Dinner Party / Food Coma

ON THE MENUTaiwanese Dinner Yum

Just yesterday I caught myself starting a sentence with the phrase:
“When I was a teenager…”

😱 Cue internal screaming.

It’s probably because last Friday I turned the kind-of gross age of twenty-three that this feels particularly terrifying. Turning twenty-three is not an achievement. I’m not a sassy, Taylor Swift twenty-two anymore, and I don’t really want to celebrate the fact that I am now closer to twenty-five than my wild (not) teenage years.

The good news is, turning a new leaf and beginning my twenty-third year on the planet seems as good a reason as any to celebrate with a little dinner party with my lovely flatmates. Seeing as I’ve been thinking of heading back to Taipei this year, and I Iove any excuse to eat unholy amounts of Taiwanese food, we had a Saturday night feast of some of the easiest and nommiest Taiwanese dishes that you can whack together with a wok, minimal culinary skill, and a whole load of sticky rice.

Dishes 1-6

Taiwanese Dishes

One // Sticky Korean Sushi Rice
Two // Soy Sauce & Shiitake Mushroom Chicken
Three // Mangetout & Ginger Seafood (Kingshrimp + Scallops)
Four // Taiwanese Tomato+Egg
Five // TW BBQ Sauce Vegetables
Six // Stir-fry Broccoli

 I felt very mature and grown-up kicking my old age off with a dinner party (even if we voluntarily opted to have wine and red Schloer instead of wine). If you wanna make something like this, my cooking time in total was around 1&1/2 – 2 hours for a group of five guests, but boy is the result i.e. a mountain of steaming, delicious food, so totally worth it. Needless to say, if you live in a flat with said dinner guests, its almost impossible not to get help drafted in from all quarters.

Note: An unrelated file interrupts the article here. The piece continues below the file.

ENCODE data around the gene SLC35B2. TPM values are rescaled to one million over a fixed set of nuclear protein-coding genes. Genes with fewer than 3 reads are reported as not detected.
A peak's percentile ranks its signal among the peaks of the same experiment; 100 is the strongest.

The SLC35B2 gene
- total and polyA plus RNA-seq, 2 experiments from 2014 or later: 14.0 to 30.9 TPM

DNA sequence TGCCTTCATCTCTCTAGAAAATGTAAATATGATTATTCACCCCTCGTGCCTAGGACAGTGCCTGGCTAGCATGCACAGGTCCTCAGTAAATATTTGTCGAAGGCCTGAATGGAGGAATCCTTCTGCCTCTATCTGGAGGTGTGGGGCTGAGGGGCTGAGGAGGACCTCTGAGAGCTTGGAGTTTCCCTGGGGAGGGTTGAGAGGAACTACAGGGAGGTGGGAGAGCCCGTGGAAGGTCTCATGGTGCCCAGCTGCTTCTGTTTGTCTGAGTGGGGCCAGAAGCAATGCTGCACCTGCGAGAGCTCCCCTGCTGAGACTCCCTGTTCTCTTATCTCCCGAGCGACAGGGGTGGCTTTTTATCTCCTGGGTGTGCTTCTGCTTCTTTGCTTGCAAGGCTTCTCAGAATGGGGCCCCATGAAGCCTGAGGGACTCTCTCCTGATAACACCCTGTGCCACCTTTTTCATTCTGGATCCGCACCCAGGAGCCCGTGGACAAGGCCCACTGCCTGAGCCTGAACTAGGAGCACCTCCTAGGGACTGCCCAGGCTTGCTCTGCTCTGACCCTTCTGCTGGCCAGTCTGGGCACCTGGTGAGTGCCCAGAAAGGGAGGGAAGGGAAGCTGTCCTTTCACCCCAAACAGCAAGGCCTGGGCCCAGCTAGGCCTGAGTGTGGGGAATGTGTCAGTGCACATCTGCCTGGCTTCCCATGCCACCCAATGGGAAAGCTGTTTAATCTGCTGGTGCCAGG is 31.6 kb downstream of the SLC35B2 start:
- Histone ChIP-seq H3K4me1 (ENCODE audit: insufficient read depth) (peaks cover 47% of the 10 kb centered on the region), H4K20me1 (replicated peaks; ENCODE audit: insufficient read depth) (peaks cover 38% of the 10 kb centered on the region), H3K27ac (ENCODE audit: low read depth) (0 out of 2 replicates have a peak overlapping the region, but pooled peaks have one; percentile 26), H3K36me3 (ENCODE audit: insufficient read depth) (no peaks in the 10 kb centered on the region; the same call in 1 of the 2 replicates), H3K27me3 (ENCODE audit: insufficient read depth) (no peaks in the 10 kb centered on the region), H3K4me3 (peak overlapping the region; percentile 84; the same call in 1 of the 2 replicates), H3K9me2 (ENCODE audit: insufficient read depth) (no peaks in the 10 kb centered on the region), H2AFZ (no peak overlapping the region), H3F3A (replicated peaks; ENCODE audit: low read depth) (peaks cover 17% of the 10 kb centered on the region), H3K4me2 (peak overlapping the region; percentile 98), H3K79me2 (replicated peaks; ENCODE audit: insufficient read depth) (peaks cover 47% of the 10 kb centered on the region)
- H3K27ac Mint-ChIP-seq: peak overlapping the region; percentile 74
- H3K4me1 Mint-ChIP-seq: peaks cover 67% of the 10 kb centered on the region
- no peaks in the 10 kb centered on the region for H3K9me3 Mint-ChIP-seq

Thank God.

PUDDING

Taiwanese Sago

I had the time to whip up a classic, super-easy Taiwanese dessert in the shape of Coconut Sago and Sweet Potato soup. It just requires a saucepan and those three ingredients – plus a healthy dose of sugar – which, according to my flatmates, is an exotic approximation of English rice pudding…. Though, if I’m honest, it wasn’t a real hit with the English.

But, I absolutely love this stuff. I think it’s even better after a night to stew to a thick porridge consistency, and the sweet potato has a lighter taste. I grew up with the stuff; folks you don’t know what you’re missing out on.

And, yes, I did eat it again for breakfast.

Nom.

TWENTY-THREE

How does it feel?
Different, actually.

I can feel the heady, impending threat and freedom of graduation just around the corner (yes, I’m one of those multiple gap/study abroad year oldies).  I know that real life, in all its delicious unemployment and assignmentlessness, calls with the summer sunshine.

Yes, I’m gut-wrenchingly sad that I think I’ll finally have to stop pretending be a hip (haha), baby-faced early twenty-something with a student loan… But maybe that means I get to level-up to a trendy, cool encroaching-on-my-mid-twenties-something who gets on with their parents and relishes the thought of starting a career.

But, I guess you’ll just have to watch this space and see how it turns out.

In the meantime,

Where’s that leftover dessert?

Signature

外婆的小菜

Year Abroad: Celebrations & Farewells

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As is be a common theme in our household, everything can be improved, and solved, by eating good food, and boy does our end-of-trip celebration dinner come up to scratch. For the end of our month family holiday together, short family stop-over in Shanghai, and celebrating both my parents birthdays, we head to a restaurant in Wujiaochang (五角场), two bus stops from where we’ve been staying near Fudan University.

外婆的小菜

4F No.600, Handan Road, Shanghai
No: 5566099

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From the lush interior and the welcomed air-conditioning, seated waiting line to the terrifying recorded screeching of “外婆請你吃飯嘍!!!” at deafening volume, it’s a good start to what is one of the most fabulous meals I’ve yet to have in Shanghai. A pleasant little waitress from Anhui province is quick to help us, and another girl steps in to suggest some house specialities for the big night – and they certainly don’t disappoint: beautifully prepared, delicate, perfectly cooked and a sensory delight to behold. Perfect for a family of connoisseurs.

Our favourites include:

外婆紅燒肉 49RMB
荠菜鱼丁滑豆 29RMB
西子藕韵 15RMB